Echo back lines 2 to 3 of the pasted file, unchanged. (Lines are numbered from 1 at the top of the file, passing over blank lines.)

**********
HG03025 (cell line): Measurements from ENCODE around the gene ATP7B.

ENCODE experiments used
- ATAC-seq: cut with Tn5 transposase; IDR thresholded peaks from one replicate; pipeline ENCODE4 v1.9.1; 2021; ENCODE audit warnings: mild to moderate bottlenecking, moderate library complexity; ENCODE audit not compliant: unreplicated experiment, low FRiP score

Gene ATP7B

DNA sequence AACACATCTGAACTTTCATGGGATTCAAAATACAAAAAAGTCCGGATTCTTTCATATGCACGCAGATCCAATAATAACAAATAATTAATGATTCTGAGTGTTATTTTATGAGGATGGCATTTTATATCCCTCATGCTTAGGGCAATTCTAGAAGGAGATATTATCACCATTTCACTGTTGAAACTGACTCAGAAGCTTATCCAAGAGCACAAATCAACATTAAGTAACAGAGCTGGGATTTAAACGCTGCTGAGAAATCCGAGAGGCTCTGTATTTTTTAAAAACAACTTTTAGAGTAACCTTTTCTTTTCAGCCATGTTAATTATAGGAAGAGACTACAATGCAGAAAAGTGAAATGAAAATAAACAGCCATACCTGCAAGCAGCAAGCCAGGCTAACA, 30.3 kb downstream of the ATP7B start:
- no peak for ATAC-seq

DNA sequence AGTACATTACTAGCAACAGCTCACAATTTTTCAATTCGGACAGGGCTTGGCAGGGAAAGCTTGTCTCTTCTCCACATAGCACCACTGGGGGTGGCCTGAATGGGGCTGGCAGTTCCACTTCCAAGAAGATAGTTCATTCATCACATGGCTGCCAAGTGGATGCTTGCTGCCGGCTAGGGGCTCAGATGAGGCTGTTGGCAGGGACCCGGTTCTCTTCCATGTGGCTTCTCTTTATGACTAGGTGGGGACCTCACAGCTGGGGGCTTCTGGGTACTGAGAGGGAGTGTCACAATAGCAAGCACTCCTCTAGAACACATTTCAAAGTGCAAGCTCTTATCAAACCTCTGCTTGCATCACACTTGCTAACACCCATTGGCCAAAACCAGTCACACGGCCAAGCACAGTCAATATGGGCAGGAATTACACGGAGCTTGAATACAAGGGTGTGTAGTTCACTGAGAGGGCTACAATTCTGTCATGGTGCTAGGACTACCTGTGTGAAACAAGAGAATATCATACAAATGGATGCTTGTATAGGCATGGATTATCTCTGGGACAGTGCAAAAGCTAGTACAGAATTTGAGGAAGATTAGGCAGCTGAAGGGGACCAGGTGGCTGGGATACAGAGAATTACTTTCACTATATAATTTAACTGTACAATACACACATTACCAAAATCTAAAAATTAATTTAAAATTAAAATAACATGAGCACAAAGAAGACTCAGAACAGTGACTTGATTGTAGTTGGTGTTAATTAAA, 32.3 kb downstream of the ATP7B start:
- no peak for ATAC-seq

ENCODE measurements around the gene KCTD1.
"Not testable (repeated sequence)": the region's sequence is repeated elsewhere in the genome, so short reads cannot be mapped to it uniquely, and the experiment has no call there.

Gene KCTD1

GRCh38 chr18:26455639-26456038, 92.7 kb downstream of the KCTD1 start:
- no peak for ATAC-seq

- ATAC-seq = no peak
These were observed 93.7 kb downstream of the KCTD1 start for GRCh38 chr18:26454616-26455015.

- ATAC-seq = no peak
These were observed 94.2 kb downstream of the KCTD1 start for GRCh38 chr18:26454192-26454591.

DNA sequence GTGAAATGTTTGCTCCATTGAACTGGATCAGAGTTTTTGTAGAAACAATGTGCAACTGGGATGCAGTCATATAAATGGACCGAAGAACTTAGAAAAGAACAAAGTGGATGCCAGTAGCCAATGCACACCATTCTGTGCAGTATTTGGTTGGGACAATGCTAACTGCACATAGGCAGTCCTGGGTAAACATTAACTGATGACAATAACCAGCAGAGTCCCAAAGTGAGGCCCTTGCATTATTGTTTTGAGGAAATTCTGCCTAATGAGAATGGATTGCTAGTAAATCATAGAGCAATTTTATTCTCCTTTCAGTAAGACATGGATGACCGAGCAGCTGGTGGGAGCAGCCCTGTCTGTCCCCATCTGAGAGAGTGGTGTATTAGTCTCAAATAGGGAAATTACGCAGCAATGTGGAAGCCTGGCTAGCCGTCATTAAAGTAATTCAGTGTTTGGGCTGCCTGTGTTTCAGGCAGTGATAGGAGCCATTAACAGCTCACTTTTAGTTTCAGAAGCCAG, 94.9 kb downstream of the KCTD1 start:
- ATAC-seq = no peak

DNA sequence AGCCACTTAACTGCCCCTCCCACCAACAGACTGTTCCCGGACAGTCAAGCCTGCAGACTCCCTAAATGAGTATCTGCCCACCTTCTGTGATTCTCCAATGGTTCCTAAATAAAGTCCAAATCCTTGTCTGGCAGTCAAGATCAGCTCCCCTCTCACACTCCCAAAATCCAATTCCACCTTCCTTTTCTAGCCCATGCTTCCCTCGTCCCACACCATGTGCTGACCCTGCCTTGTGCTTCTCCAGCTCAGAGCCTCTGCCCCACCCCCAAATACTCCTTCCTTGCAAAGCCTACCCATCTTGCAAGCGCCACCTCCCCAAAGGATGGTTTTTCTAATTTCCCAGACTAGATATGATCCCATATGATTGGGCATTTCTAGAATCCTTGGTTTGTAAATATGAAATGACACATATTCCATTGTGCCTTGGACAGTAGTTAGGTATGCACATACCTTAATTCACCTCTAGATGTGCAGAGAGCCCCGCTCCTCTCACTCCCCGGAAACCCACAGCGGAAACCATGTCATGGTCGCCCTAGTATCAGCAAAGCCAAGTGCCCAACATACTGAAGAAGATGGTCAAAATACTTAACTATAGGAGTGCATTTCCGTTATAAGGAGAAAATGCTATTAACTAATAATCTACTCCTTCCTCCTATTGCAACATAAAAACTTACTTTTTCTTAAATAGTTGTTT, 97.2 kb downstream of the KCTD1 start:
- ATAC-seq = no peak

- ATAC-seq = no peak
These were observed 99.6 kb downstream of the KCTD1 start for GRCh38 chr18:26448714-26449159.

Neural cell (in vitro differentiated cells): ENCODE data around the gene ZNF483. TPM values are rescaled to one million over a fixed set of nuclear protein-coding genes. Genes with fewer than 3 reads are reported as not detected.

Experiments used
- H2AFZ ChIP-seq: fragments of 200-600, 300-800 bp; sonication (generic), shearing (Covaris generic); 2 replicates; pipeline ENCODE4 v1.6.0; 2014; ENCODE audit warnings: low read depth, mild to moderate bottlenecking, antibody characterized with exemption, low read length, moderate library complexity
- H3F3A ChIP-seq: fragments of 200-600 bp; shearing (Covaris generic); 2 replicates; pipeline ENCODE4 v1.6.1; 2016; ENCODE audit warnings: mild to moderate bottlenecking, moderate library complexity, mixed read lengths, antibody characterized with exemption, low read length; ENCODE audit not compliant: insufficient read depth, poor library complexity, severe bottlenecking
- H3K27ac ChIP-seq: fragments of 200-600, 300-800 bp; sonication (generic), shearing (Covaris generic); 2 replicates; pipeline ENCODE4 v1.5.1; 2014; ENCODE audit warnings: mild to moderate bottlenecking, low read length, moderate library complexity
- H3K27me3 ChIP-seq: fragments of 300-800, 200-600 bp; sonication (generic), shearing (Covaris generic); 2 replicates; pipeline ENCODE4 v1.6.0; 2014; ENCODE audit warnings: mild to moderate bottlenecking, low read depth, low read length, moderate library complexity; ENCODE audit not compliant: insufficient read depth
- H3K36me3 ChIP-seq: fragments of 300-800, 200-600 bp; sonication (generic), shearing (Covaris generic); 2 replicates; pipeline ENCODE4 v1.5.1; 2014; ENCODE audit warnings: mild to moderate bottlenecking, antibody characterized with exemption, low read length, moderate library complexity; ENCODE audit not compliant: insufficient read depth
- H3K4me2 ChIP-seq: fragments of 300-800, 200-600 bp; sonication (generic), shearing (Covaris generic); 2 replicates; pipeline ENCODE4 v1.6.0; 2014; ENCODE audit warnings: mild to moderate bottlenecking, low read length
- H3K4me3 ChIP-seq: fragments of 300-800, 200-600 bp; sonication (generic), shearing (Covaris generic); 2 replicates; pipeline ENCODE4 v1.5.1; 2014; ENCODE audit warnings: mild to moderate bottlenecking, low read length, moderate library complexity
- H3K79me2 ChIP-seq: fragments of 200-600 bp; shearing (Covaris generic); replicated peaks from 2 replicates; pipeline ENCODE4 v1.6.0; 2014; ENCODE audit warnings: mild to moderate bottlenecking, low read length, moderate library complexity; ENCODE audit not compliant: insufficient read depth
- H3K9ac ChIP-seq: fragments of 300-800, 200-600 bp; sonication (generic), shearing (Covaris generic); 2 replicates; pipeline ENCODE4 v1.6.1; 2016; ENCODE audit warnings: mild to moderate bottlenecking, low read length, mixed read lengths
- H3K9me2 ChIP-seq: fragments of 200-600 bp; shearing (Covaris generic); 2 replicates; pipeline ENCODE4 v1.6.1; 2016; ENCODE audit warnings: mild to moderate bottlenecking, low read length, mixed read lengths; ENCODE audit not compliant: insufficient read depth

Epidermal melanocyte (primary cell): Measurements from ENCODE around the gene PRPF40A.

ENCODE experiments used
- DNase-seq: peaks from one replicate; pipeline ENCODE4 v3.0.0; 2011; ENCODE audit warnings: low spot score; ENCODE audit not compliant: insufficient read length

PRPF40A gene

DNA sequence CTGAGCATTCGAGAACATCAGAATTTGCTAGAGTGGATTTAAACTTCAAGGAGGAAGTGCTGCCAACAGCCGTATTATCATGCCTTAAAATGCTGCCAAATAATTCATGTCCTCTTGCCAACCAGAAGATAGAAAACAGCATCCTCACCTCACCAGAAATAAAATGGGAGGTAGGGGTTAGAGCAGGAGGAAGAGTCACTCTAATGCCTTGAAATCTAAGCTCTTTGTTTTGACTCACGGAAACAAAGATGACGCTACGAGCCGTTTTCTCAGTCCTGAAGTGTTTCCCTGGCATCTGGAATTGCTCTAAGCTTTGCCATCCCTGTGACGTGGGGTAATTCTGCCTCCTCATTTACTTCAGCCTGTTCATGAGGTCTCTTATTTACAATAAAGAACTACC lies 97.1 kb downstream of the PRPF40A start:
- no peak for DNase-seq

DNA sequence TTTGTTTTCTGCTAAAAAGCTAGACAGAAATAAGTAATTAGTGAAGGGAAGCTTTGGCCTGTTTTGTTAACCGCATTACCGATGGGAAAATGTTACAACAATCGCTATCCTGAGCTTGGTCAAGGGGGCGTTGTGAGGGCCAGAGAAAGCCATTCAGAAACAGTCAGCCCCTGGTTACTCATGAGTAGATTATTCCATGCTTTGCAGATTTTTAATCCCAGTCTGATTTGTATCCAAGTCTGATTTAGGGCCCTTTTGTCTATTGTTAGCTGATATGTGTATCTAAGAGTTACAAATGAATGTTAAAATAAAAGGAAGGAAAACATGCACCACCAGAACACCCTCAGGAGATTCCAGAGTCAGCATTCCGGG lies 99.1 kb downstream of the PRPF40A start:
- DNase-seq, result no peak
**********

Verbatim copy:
ENCODE experiments used
- ATAC-seq: cut with Tn5 transposase; IDR thresholded peaks from one replicate; pipeline ENCODE4 v1.9.1; 2021; ENCODE audit warnings: mild to moderate bottlenecking, moderate library complexity; ENCODE audit not compliant: unreplicated experiment, low FRiP score